And, poured both in Victoria and again in Kelowna with BC chef Jesse McCleary, the winner is Sea Star 2015 Blanc de Noir Rose.  The judges were totally impressed with the purity, balance and liveliness of this tender pink wine, made from organically grown pinot noir from tiny Pender Island.  The price is about $20, but forget about acquiring a bottle. It sold out long ago.

The first runner-up – poured in Ottawa – was Benjamin Bridge 2009 Brut, a phenomenal traditional method sparkler from the Gaspereau Valley in Nova Scotia.  This winery is rapidly gaining international credibility.

The second runner up – poured in Regina – was Orofino 2014 Scout Vineyard Riesling, a gorgeous riesling from the Similkameen Valley

The Mystery Wine

The opening phase of the Chef’s competition is the Mystery Wine Competition, wherein the chefs are given an unlabelled bottle of wine and asked to create a dish around it. They are given a budget of $500 and have 24 hours to shop for ingredients and prepare a dish for 400 guests.

My job is to select a wine – from somewhere in Canada – that gives the chefs some latitude to be creative, that will please the guests while sipping over two hours, and will also provide some fun and challenge as it is poured blind.

This year’s Mystery Wine also hailed from the west coast – a fine, balanced and nuanced 2014 Pinot Noir Reserve from Unsworth Vineyard in the Cowichan Valley of Vancouver Island. Incredibly, Unsworth donated over 90 magnums (1.5 Litre bottles) to the event. The winery and its restaurant have been gaining many fans on “The Island” but with small production Unsworth is not well known on the mainland.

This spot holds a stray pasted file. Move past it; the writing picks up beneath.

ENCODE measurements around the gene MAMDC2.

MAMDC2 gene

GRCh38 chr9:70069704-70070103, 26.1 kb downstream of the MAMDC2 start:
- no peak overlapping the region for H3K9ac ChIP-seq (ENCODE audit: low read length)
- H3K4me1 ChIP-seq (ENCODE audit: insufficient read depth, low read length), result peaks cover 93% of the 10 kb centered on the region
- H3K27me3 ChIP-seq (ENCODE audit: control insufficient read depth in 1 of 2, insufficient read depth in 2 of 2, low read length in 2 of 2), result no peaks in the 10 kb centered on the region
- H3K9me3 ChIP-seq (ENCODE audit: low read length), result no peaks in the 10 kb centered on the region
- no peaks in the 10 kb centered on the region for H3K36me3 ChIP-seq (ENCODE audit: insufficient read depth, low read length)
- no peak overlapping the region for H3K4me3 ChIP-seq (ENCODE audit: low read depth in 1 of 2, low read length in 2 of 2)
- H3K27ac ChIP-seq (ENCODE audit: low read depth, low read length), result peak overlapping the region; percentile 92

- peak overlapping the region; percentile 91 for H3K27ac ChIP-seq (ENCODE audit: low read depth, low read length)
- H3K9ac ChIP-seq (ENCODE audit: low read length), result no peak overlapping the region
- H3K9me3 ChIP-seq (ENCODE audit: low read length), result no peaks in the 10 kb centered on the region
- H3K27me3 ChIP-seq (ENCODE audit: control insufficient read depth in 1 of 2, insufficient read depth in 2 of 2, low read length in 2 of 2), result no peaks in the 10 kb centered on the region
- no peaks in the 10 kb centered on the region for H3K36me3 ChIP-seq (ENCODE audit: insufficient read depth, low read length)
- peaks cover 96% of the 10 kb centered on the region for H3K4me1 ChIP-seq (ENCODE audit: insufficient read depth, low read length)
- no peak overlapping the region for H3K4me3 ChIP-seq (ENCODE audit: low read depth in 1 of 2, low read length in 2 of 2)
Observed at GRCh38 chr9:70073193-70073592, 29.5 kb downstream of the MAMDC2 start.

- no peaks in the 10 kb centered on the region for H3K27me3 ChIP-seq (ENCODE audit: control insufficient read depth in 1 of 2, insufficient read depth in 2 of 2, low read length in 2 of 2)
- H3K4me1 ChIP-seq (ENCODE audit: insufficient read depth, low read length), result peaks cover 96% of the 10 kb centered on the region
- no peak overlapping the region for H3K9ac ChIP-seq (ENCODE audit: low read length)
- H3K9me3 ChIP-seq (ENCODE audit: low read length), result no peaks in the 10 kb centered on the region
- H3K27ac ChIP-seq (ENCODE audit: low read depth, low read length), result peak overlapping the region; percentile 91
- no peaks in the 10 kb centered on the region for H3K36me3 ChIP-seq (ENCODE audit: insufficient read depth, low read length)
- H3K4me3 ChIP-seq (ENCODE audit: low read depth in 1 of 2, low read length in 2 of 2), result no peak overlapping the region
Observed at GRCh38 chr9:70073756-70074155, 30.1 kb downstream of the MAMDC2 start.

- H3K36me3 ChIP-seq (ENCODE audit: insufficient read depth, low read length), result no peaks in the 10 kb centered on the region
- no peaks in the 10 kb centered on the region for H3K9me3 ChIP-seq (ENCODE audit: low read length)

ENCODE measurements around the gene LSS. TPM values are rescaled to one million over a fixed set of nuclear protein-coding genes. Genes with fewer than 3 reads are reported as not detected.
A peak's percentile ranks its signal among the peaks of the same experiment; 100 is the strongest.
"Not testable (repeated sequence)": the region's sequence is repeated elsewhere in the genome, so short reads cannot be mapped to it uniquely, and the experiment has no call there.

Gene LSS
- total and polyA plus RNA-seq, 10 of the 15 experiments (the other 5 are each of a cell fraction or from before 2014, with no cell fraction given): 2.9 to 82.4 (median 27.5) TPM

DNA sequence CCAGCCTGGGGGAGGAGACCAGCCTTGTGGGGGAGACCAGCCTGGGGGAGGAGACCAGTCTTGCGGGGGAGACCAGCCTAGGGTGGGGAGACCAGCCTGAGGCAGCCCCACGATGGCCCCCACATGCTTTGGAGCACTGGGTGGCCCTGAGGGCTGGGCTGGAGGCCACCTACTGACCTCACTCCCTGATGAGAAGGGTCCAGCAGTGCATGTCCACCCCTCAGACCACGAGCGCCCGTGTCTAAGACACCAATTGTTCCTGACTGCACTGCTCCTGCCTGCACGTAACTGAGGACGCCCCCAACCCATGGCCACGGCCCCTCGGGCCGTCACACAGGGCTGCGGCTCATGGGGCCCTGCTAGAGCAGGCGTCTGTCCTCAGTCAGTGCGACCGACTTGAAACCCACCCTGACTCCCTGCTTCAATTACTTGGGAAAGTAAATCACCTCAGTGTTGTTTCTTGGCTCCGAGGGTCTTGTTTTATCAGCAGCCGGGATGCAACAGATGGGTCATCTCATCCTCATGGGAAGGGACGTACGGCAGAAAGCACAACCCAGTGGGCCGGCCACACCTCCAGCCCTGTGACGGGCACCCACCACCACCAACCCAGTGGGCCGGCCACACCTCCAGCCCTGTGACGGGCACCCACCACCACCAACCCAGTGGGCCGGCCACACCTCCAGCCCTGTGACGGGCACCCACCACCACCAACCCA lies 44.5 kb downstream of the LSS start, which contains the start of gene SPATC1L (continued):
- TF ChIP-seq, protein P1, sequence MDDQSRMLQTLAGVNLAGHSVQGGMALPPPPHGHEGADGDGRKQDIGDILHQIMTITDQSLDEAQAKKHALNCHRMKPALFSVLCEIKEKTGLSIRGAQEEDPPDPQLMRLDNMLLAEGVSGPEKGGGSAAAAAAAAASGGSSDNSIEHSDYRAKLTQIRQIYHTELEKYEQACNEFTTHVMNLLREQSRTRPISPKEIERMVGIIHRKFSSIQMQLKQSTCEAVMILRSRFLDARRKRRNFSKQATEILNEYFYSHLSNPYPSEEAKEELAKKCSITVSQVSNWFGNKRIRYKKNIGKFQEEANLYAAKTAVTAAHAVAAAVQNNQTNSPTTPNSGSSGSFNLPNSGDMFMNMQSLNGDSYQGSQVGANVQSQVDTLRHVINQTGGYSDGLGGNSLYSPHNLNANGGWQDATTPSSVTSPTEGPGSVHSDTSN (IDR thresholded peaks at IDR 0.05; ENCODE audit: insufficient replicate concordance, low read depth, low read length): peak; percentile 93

I tasted all the pairings and my clear winner for best match – because it was the only dish that elevated the wine – came from overall winner, and Popular Choice winner, Jinhee Lee of Foreign Concept in Calgary.

The Grand Finale Wines

On the night of the Grand Finale each competing chef poured a wine from a winery that has helped them win in their home cities.  When I looked at the selection I was amazed by how many of the wines were white wines – seven out of eleven.  And they came from several regions including Quebec and Ontario, plus a spirit/cocktail from Nova Scotia.  Three chefs chose riesling, which is clearly a prominent grape nationwide.

The wine chosen by Gold Medal Chef Jinhee Lee of Calgary was the bright, spicy Bartier Brothers 2015 Gewurztraminer from the Okanagan Valley. It was an ideal match to her colourful, subtle yet very complex “Cha Ca La Vong” a turmeric fish mosaic with dill.

Silver medal chef Joe Thottungal of Ottawa went to his backyard wine region, Prince Edward County, and poured a bright, crisp off dry riesling from Huff Estates. It was the ideal foil to the chefs’ complex and intensely flavored curried halibut and mushroom dish.

Bronze medal chef Eric Hanson of Edmonton’s Prairie Noodle Shop went with the exotic intense Culmina 2015 Unicus Gruner Veltliner from the Okanagan matched to his spot prawn with plum preparations.

Other wines that appeared in the Grande Finale Competition included: Quails’Gate 2015 Riesling (BC), Cave Spring 2014 The Adam Step Riesling (ON), Arrowleaf 2015 Gewurztraminer (BC),  Sea Star 2015 Blanc de Noir Rose (BC), l’Orpailleur 2014 Cuvee Natashquan (QC),  See Ya Later Ranch 2015 Pinot Noir Unleashed (BC), Dirty Laundry 2014 Kay Syrah (BC) and Ironworks Gin (NS)